Hey guys, slow down! This bike sucks

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“Hey guys, slow down! This bike sucks,” I yelled to my cousin Kelley and best friend Amanda. The three of us decided to go on a bike ride and a picnic in the middle of this extremely hot, humid summer day. I had let my cousin use my nice mountain bike, and I took the ancient bike that was really meant for long, leisure rides, not what we used our bikes for. The petals were made of metal, and the rust was spreading like a wild fire. Its tires were much larger in diameter than normal bikes and thin like ribbon. It was so humid that sweat immediately started pouring down your face the second you stepped outside. You felt like you just stepped out of the shower. Amanda was 14, I was 12, and my cousin was 11, and we hung out together every single day.

At the time, my neighborhood was getting a whole new addition. There were tons of new roads and new houses being put up all on the east side; this is where we loved to ride our bikes. As we approached the new streets Amanda looked back and asked, “Do you guys want to eat under the bridge, or in a new house?” We all agreed that it would be more fun and a lot cooler in a new house. Because the houses didn’t have windows, or even all of their walls yet, the breeze would blow through and keep the temperature fairly comfortable.

We all were riding along, quiet now, enjoying this peaceful summer day. My bike had 8 gears, but only about three of them worked, so I was frantically peddling my scrawny little legs, trying to keep up with the other two. Then, all of the sudden, I felt my bike stop. I gave out a loud, “AHH,” as my back tire floated at least three feet in the air. I was gripping the handlebars for dear life, and then I felt the bike leaning to the left, and my heart started to race. I could see the hard, uninviting ground quickly coming towards my face. I could only close my eyes and pray that I would come out of this in one piece, and before I knew I it I was on the ground with my bike on top of me. Amanda and Kelley quickly turned their bikes around as they were yelling back towards me, “What happened? Are you ok?” Everything happened so quickly that I didn’t know exactly what had just happened. Though tears were pouring down my face, I couldn’t help but to start laughing at myself. Once Amanda and Kelley saw that I was laughing, they joined in.

As they lifted the bike off me and helped me to my feet, I realized there was an excruciating pain in my leg. I looked down, and I saw a gash just above my left knee. It was much wider than it was deep, but I knew right away that I was going to need stitches. The cut was covered in dirt, tiny rocks, and blood was slowly overflowing the sides. I looked up at my cousin, and said, “You are going to have to go get my mom.” Well, of course we were on the complete opposite side of the neighborhood from my house, and my cousin was very plump for an 11-year-old. She replied, “Ok, no problem,” jumped on her bike, and rode down the street. Amanda and I couldn’t help but chuckle to ourselves, because Kelley looked like a little pig trying to run up a giant hill. We knew it was going to be a few minutes before she reached my mom. Amanda and I just sat there, using the water we had packed for our picnic to clean out my wound. When the water first touched the cut, it felt like 1,000 needles had fell into it. We continued to pour water onto it until the bleeding stopped and it looked clean. Amanda kept talking with me, to keep my mind off of the pain.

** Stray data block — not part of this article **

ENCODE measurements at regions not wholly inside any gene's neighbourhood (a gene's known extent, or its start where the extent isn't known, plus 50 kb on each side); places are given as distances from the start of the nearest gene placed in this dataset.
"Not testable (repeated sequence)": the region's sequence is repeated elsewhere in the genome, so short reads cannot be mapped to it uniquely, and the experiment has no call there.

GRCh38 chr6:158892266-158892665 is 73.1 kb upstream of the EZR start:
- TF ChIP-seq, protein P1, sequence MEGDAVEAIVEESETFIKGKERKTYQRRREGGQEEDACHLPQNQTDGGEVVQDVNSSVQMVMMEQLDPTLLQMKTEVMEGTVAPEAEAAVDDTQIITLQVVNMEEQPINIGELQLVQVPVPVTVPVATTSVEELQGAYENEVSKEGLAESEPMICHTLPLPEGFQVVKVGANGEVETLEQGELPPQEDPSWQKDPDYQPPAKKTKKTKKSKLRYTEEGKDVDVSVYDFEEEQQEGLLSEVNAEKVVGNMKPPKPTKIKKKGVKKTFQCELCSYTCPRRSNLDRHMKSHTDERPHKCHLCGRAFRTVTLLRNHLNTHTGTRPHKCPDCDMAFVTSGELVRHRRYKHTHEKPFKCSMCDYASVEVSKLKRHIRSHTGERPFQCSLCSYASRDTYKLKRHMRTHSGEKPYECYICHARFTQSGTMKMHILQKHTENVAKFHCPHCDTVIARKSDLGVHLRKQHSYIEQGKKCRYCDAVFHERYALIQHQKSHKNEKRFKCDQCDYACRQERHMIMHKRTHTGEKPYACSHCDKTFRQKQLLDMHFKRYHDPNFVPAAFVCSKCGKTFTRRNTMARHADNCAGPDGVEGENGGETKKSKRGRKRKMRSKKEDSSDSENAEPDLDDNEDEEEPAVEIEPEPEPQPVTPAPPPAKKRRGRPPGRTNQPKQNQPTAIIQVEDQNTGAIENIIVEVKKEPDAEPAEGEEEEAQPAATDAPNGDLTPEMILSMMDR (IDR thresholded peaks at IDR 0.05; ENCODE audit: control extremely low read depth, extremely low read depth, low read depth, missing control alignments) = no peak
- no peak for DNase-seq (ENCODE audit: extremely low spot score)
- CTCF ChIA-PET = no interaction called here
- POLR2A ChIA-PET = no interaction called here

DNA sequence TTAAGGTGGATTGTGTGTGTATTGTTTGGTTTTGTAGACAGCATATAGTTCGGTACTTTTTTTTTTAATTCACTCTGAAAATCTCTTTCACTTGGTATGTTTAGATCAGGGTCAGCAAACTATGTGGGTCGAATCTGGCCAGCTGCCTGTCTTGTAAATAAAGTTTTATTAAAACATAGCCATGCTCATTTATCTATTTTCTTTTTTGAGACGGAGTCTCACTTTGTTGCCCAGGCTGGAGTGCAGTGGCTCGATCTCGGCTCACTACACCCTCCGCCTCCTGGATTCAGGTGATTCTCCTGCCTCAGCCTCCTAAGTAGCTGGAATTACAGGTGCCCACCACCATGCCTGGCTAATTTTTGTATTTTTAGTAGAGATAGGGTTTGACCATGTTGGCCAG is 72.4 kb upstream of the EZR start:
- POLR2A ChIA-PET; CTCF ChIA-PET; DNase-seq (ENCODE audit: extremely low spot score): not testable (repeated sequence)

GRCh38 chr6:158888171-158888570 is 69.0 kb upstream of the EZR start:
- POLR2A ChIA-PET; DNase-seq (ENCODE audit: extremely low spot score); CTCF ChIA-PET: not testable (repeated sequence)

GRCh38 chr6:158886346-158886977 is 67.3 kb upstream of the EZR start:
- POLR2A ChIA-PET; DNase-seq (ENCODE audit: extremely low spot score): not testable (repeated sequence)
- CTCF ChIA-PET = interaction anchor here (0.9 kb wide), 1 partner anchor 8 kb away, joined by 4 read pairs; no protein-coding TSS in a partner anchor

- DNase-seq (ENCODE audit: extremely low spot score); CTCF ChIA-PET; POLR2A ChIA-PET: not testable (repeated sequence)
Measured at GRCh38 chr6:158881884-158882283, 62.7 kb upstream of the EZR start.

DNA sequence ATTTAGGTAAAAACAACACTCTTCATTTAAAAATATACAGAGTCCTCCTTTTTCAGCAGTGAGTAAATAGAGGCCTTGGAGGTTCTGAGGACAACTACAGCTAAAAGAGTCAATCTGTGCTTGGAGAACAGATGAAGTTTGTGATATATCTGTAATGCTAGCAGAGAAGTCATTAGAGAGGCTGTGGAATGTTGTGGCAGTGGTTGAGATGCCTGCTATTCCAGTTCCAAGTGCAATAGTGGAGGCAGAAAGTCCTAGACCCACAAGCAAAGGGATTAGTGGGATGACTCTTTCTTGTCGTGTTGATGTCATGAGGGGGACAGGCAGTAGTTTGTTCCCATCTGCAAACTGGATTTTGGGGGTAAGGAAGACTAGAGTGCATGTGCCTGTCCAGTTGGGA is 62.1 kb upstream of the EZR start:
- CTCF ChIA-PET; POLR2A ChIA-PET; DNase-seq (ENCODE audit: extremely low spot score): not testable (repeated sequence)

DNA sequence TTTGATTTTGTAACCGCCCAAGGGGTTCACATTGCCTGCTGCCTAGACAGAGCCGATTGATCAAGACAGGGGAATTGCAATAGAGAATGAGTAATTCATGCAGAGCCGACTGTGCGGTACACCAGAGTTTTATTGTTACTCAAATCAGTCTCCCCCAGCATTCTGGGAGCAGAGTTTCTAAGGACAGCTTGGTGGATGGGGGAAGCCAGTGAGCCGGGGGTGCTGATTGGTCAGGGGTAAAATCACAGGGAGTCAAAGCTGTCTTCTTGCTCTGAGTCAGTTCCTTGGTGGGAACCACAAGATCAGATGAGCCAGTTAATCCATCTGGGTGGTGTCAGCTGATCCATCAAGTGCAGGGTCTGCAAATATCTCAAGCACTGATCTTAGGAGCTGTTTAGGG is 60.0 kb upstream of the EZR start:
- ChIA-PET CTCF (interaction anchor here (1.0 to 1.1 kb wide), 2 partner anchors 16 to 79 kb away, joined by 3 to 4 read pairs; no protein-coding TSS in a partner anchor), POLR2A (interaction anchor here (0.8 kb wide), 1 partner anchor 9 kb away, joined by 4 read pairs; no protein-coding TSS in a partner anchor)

After about 10-15 minutes, my mom pulled up in front of us. Like all moms would have reacted, she jumped out of the car with a look like she had just seen a mouse. She hurriedly looked me over, making sure I wasn’t missing any parts and repeatedly asked, “Are you ok?” It took her a few minutes to realize I wasn’t even crying. My mom hates seeing anything gory, so I had my hand over my cut and told her I needed to go see a doctor. She looks at me with half of a smile saying, “Monica, you aren’t even crying, it can’t be that bad. Let me see it.”

I said, “No, it will make you sick, I know it.”

She said again, “Monica! Come on! Let me see it!”

“Mom, no, it looks really bad.”

I continued to refuse, but she would not believe me. So finally I lifted my hand just enough so she could get a quick peek. As soon as she saw it, she grabbed her stomach, whirled around, and let out an, “Ewwee!”

We finally loaded up the bikes in the trunk, and climbed into the car. I turned to my cousin, who was still gasping for air, and said, “Thanks Kelley!” She only replied with a smile, because she didn’t have the energy yet to say your welcome. We drove to the doctor’s office where I only received seven stitches.

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